Why Diversification Matters for Family BusinessesTuesday, 7th August 2012
When businesses look into diversification they often see it as a way to mitigate the risks of the core business, by expanding into others. Others in a family group however can feel it is better to stay in the one business without needlessly expanding into others where the family does not have a competitive advantage, the answer is situational. In this article I look into why diversification is important for Family Businesses, how it can be achieved and the rewards and pitfalls that accompany it. David Harland - one of Australias leading authorities in family business sector.
Why Diversification Matters for Family Businesses
Anyone who has invested money has heard about the importance of diversification in a portfolio to hedge against losing too much money when markets retreat. Diversification can be equally important to businesses that may face serious threats when disruptive technologies enter the marketplace, big competitors move in, or during turbulent economic times. Although family businesses are famed for their nimbleness and ability to react quickly to changing times, diversifying lines of business and expanding products and services can offer additional security when times are tough.
Some of the most enduring family businesses started in one industry before growing into diversified companies with many lines of business. The Escor Group, one of Australia’s largest family firms, started as a small butcher shop before expanding into wholesale meat distribution. A period of rapid expansion after WWII has turned them into Australia’s second largest steel producer and an international conglomerate. Western Australia’s Omnibus Services got its start with a single school bus contract, which grew into a fleet of 150 private coaches. Needing new busses, the family group expanded into bus manufacturing and repair, which form the core of their business today. With foresight, luck, and hard work, both these companies successfully leveraged diversification to grow into large, vibrant companies that continue to provide employment and support for their family members today.
How Can Family Businesses Diversify?
Our work with clients has shown that in order to maintain a successful business over the long term (especially over multiple generations), family businesses must embrace innovation and constantly challenge their business models in order to diversify into new products and services. Families who are interested in exploring diversification possibilities should consider the following:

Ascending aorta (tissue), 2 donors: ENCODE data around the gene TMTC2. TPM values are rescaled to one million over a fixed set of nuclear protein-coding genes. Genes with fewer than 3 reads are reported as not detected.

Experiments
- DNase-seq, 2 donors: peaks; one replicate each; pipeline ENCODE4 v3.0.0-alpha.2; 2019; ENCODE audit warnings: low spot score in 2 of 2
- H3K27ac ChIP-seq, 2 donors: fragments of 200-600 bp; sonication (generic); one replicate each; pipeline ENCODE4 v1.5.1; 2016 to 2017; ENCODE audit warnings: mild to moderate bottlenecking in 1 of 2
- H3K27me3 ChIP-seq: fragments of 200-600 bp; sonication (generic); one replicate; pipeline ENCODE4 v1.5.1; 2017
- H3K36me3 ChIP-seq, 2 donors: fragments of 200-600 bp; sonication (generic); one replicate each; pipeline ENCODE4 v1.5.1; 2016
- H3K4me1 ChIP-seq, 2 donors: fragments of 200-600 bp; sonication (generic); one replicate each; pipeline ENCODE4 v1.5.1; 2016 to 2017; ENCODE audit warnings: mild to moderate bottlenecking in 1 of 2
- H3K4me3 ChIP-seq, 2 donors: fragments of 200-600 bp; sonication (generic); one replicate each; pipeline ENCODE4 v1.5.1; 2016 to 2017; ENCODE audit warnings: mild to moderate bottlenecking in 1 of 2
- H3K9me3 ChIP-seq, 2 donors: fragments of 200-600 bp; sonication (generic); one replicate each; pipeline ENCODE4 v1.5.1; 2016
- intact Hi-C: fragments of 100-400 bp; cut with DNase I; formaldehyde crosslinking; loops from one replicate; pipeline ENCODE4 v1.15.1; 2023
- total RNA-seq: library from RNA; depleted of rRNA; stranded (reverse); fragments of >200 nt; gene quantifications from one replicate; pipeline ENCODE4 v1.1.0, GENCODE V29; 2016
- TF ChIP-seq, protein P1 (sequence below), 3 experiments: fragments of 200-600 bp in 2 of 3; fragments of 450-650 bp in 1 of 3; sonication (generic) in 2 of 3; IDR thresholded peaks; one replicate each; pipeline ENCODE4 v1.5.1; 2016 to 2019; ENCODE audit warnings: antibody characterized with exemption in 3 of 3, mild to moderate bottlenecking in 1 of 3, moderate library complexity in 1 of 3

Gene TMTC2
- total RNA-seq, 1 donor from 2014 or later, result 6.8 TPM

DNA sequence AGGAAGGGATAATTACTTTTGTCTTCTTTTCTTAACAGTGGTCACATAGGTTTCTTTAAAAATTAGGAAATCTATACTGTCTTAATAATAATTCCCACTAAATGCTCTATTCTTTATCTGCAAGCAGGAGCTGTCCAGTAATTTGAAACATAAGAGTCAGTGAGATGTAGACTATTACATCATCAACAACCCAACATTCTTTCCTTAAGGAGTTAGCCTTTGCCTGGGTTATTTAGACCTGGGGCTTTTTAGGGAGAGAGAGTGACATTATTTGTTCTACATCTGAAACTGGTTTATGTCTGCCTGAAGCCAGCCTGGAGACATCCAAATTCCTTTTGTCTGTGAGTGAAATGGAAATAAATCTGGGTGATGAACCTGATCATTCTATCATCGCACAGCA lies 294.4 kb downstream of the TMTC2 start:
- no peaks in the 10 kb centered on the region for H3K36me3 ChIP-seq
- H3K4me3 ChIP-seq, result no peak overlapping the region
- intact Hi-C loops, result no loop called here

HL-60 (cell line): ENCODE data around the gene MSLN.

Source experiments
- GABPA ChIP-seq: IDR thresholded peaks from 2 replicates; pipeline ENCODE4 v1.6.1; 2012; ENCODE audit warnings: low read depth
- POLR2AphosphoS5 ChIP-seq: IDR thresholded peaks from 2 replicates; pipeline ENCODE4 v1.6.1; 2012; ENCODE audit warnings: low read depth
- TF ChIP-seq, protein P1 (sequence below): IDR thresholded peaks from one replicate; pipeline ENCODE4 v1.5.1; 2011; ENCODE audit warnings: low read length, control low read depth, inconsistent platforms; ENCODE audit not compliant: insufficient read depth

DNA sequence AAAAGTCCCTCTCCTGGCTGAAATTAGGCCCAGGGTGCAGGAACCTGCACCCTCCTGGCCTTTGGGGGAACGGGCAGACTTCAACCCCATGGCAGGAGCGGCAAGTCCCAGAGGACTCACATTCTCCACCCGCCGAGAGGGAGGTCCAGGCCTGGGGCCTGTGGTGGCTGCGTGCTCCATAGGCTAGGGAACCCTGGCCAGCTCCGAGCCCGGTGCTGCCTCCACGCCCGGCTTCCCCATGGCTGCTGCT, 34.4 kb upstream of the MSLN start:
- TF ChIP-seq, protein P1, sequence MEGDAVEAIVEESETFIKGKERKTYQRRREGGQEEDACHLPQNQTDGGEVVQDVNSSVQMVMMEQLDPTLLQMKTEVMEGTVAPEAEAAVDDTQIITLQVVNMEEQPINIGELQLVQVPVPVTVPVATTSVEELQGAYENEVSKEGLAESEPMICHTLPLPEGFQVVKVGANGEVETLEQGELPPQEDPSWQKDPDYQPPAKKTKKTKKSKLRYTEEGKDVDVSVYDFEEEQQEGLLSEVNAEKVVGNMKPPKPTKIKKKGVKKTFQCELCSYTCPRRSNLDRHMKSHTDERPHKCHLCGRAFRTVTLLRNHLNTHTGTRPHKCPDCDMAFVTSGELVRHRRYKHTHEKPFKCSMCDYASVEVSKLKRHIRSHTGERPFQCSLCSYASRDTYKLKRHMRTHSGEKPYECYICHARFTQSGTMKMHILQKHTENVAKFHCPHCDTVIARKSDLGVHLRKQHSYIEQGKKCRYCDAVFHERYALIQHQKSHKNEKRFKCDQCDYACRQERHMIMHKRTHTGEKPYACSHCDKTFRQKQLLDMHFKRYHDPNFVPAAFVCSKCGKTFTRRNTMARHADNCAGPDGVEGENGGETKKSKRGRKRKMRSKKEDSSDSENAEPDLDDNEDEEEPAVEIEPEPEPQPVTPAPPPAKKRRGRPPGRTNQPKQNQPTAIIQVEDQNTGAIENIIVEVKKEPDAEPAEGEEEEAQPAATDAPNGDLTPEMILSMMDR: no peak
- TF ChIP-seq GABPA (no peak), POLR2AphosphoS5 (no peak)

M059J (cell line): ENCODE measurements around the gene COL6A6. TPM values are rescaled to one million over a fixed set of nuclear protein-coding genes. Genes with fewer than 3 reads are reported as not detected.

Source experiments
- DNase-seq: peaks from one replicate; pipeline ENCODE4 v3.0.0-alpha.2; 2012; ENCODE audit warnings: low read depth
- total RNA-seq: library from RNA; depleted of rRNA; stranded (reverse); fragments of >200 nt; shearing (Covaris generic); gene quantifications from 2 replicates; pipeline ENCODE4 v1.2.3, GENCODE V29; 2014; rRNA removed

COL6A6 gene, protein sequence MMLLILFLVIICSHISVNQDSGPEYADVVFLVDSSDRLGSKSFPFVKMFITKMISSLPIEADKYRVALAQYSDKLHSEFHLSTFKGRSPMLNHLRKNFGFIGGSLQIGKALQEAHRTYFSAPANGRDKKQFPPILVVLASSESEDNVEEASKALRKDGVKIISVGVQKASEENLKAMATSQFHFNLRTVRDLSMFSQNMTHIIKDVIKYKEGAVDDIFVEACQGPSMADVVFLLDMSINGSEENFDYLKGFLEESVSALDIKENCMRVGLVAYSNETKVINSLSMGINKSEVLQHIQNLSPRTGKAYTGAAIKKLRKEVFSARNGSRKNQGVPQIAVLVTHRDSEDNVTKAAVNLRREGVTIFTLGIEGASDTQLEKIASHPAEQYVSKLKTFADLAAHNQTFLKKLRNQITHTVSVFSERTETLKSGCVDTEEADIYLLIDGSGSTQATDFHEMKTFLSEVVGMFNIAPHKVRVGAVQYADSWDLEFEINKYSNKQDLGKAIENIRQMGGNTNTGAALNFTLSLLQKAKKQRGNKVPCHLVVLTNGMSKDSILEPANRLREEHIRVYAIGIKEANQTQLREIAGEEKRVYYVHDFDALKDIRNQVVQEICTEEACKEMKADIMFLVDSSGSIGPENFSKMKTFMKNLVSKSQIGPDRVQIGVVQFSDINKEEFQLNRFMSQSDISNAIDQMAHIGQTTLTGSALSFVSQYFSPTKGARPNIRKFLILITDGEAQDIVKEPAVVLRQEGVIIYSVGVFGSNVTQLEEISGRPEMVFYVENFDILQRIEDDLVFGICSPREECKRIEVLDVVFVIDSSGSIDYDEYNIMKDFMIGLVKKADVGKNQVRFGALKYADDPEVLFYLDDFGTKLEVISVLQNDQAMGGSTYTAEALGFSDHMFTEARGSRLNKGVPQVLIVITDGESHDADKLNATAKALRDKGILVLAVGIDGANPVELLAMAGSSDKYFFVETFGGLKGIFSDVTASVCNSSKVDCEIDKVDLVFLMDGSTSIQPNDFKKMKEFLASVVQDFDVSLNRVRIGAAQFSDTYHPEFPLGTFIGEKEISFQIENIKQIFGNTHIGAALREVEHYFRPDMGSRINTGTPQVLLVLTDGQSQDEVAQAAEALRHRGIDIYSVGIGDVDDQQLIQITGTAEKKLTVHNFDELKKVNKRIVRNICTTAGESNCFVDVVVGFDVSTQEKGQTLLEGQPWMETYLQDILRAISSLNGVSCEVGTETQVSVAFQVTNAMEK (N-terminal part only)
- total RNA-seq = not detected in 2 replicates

- Expanding into new geographical markets: Leveraging experience in core business offerings, family businesses may be in a position to gain a competitive advantage in another market;
- Developing additional lines of business: Many businesses have sidelines or complementary offerings that could be expanded. Look up and down the supply chain for opportunities to increase your firm’s control over the market. You may also want explore horizontal expansion possibilities by buying up weakened competitors who can bring in additional markets and lines of business;
- Developing new products or new services: Without the need to focus on short-term profits, family businesses can invest more time into creating and testing new product than their corporate competitors;
- Investing in new skills and technology: The market is constantly changing, and family businesses should be investing in new technologies and training employees to keep up with shifting market needs. Companies that do business abroad may want to consider offshoring certain functions in order to lower costs or ensure round-the-clock availability.
Benefits and Drawbacks of Diversification
Obviously, with any major business decision, business leaders have to balance the risk and the reward. Expansion and diversification can offer clear rewards: increased revenue, new business possibilities, and a hedge against localized business challenges. When expansion occurs overseas, businesses can be shielded against local economic downturns. Although the past few years of economic uncertainty have left been a struggle for most businesses, periods of decline can offer opportunities to acquire competitors or capital assets at bargain prices.
A note of caution: our experience tells us that it is inadvisable to consider diversifying until your core business is stable and successful. If your firm is still working to find clients and fill orders, shifting focus could undermine your principal business. There are a few important risks to always consider when considering diversification strategy: New markets and new ventures always carry with them the risk of failing or of watering down primary offerings. It is critical conduct proper due diligence and ensure that you are not exposing your business to too much risk. One way to limit a business’ exposure when expanding or adding new offerings is to collaborate with a partner firm. Leveraging the expertise of another business can drastically improve the chances of business success and limit your firm’s financial risk, particularly when expanding into an area that’s outside your firm’s expertise. It is very important to choose one’s partners carefully to minimize culture differences and financial expectations and to ensure a proper mix of skills and experience.
Whatever your business, it is important to begin thinking now about future expansion and diversification. In a future column, we’ll be interviewing a family business with a track record of successful diversification to find out the successes and pitfalls they met along the way.
After Advice on Business Diversification? contact FINH on 07 3229 7333